Frost appeared early mornings late in the year and that coupled with an enduring cold / flu, curtailed golf a bit but the lakes looked stunning on calm days – the course too with a partial frost covering.

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Calm Blessington Lakes from Tulfarris

After Christmas over eating, we felt obliged to take a decent walk and revisited Seefin mountain in the Dublin / Wicklow range.  The cairn on top covers a 5000 year old Neolithic passage Tomb and the view from 621 metres up is well worth the strain and cold.

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Cairn over Neolithic Tomb on top of Seefin Mountain

A few trips were also taken to fine places in other countries but other posts will have to deal with those as it’s time to wish everyone a

Happy 2017.


Wicklow Way, Kilmore Quay – Spiders and Insects – Review of 2010 – August

August

Wicklow SW and Lough Dan from Wicklow WayWicklow is known as the Garden County.  Some garden!

Brilliant scenery, great walks, and full of wildlife, this is my extended home!

Amazingly it is close to around 2 million people and yet remains mainly wild.

Perhaps we should keep it secret.

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The wicklow way winds its way across the mountains with railway sleepers in places making the going easier.  There are great wild flowers to be found.

Wild Flower mix road side Blessington.

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At home in Blessington, someone grew ‘wild’ flowers in a rough patch beside the road.

Perhaps not truly wild but they were colourful and probably beneficial to other wildlife.

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.Cross Spider on home wall

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Birds were still around but they tend to go a bit quiet in August.

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Insects and bugs on the other hand, seem to be everywhere,

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‘Evil’ spiders were commonplace, this one paler than usual on the wall of our house.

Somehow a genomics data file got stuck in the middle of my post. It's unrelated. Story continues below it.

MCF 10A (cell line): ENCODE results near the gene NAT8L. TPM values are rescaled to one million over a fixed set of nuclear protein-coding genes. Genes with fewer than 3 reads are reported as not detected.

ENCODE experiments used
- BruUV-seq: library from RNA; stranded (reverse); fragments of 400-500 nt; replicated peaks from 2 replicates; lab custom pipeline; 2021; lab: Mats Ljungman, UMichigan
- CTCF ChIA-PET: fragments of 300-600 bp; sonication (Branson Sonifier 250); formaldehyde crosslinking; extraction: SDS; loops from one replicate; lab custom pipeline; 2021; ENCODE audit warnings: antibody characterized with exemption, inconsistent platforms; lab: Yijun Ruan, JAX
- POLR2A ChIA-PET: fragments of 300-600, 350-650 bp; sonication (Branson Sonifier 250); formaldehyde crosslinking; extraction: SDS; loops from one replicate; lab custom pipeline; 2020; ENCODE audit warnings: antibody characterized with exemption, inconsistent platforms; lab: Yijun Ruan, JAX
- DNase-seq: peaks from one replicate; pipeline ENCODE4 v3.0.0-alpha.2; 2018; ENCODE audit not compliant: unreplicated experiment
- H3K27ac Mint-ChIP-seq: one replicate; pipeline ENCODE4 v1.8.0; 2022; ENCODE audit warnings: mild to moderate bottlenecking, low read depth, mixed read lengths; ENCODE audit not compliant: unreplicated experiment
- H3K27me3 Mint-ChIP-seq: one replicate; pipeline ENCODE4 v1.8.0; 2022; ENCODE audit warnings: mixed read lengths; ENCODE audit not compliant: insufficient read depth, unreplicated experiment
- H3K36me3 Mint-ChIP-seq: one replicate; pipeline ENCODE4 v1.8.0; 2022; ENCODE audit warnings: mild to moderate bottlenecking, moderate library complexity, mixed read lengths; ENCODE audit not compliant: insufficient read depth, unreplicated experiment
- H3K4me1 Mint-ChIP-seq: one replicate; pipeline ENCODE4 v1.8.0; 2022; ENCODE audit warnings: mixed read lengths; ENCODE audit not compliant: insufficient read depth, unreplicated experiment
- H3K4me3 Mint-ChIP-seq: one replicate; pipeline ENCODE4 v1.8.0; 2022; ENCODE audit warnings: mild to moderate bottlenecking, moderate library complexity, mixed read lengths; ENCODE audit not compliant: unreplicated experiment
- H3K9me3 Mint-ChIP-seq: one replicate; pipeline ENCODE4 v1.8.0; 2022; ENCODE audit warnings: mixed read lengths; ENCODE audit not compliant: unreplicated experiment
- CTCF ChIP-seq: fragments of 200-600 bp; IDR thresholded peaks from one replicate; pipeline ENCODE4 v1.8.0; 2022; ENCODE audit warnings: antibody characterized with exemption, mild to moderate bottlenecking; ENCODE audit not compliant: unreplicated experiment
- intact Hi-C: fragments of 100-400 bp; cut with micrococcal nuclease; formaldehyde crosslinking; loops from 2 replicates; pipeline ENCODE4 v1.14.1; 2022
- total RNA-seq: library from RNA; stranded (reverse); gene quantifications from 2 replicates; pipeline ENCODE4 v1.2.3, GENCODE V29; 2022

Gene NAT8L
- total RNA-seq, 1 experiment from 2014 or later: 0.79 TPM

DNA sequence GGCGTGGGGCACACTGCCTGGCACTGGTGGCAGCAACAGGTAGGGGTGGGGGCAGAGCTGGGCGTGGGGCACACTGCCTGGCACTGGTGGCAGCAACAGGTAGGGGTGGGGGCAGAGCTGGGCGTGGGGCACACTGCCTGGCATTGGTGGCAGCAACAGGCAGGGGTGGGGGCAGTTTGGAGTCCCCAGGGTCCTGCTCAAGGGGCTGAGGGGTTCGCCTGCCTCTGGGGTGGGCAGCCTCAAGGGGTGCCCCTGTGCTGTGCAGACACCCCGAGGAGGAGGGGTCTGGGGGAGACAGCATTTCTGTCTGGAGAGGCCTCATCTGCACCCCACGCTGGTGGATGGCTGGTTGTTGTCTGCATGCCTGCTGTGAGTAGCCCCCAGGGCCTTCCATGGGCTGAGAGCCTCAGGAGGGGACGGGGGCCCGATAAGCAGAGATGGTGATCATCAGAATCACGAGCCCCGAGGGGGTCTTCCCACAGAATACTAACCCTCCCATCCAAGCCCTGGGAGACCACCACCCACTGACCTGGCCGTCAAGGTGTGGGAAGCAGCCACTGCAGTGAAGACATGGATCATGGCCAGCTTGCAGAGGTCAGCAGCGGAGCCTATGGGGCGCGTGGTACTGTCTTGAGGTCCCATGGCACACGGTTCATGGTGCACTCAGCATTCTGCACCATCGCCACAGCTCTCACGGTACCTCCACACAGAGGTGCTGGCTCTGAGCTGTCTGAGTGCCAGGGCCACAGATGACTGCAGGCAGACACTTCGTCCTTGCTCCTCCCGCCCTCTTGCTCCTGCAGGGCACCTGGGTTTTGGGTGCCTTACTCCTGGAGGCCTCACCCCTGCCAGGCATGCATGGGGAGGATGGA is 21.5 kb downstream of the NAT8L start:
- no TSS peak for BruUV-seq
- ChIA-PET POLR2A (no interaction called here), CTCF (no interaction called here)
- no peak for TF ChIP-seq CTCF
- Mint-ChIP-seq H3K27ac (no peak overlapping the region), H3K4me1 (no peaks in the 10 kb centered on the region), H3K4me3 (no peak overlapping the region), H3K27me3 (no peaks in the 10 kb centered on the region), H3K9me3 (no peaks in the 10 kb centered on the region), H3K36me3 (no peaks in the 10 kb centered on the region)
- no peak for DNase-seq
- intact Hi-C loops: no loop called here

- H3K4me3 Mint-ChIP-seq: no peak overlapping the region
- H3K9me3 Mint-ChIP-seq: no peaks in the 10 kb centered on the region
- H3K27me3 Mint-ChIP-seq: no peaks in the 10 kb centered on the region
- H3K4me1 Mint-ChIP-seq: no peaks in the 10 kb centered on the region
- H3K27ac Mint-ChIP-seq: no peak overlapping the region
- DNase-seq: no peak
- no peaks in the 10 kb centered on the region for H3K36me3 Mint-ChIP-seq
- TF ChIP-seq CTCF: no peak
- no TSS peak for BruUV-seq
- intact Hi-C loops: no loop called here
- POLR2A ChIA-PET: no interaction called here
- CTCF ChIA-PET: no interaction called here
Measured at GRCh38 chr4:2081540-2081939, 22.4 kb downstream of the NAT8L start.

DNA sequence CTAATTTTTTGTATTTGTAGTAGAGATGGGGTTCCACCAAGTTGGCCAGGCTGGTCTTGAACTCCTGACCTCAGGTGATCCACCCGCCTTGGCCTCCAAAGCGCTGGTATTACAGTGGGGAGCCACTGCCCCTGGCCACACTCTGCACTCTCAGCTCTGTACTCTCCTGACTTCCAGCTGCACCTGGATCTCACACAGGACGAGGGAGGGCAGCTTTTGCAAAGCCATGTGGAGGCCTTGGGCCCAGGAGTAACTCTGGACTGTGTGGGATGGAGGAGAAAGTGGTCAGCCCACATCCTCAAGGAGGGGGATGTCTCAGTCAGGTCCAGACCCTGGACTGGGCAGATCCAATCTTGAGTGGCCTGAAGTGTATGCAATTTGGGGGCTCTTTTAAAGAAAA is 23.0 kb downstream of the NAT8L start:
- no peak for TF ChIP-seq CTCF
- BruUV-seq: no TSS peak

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On a short visit to Kilmore Quay, one of my favourite places, the weather was good and many insects flitted in the dunes.

6 Spot Burnet moth with tongue rolled up, Kilmore Quay dunes.

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There were many 6-spot Burnets feeding on the wild flowers.

When we were young (just a few years ago), my brother Don and I regularly cycled to Bull Island and spent a lot of time in the valley between the dunes and St. Annes Golf course, looking for birds such as Cuckoos, Pipits, Larks, Reed Buntings and the odd Long Eared Owl.

But a lot of our time was spent looking at or for other things – Pigmy Shrews and Butterflies & Moths, mainly.

The 6-spot Burnet was one of the commonest moths, together with the Cinnabar.

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Male Common Blue Buttterfly Kilmore Quay dunes.

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The dunes at Kilmore Quay also held many Common Blue Butterflies.

This is a male with its wings together showing the markings underneath.

They whiz around a lot and annoy would-be viewers and photographers but when they do alight they often ‘pose’ like this with the wings up.

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Male Common Blue Butterfly, wings out, Kilmore Quay dunes.

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But the colours shown when the wings are ‘out’ in the ‘normal’ position, are superb – a brilliant electric blue, seeming to shimmer and almost defy hue definition.

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As is common for the animal kingdon,if not for humans, females are a duller brownish colour.

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Grey Seal Kilmore Quay harbour

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In the harbour at Kilmore Quay, Grey Seals were frequent visitors to feed on discarded fish scraps from the fishing activities.

The Grey Seal has a different shape head to the less common ‘Common’ Seal.

It is said to be more dog-like and this one does look a bit like a dog looking for a bone!

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One of Ireland’s birding jewels, the Saltee Islands, is a short ferry ride from Kilmore Quay, but that’s another story.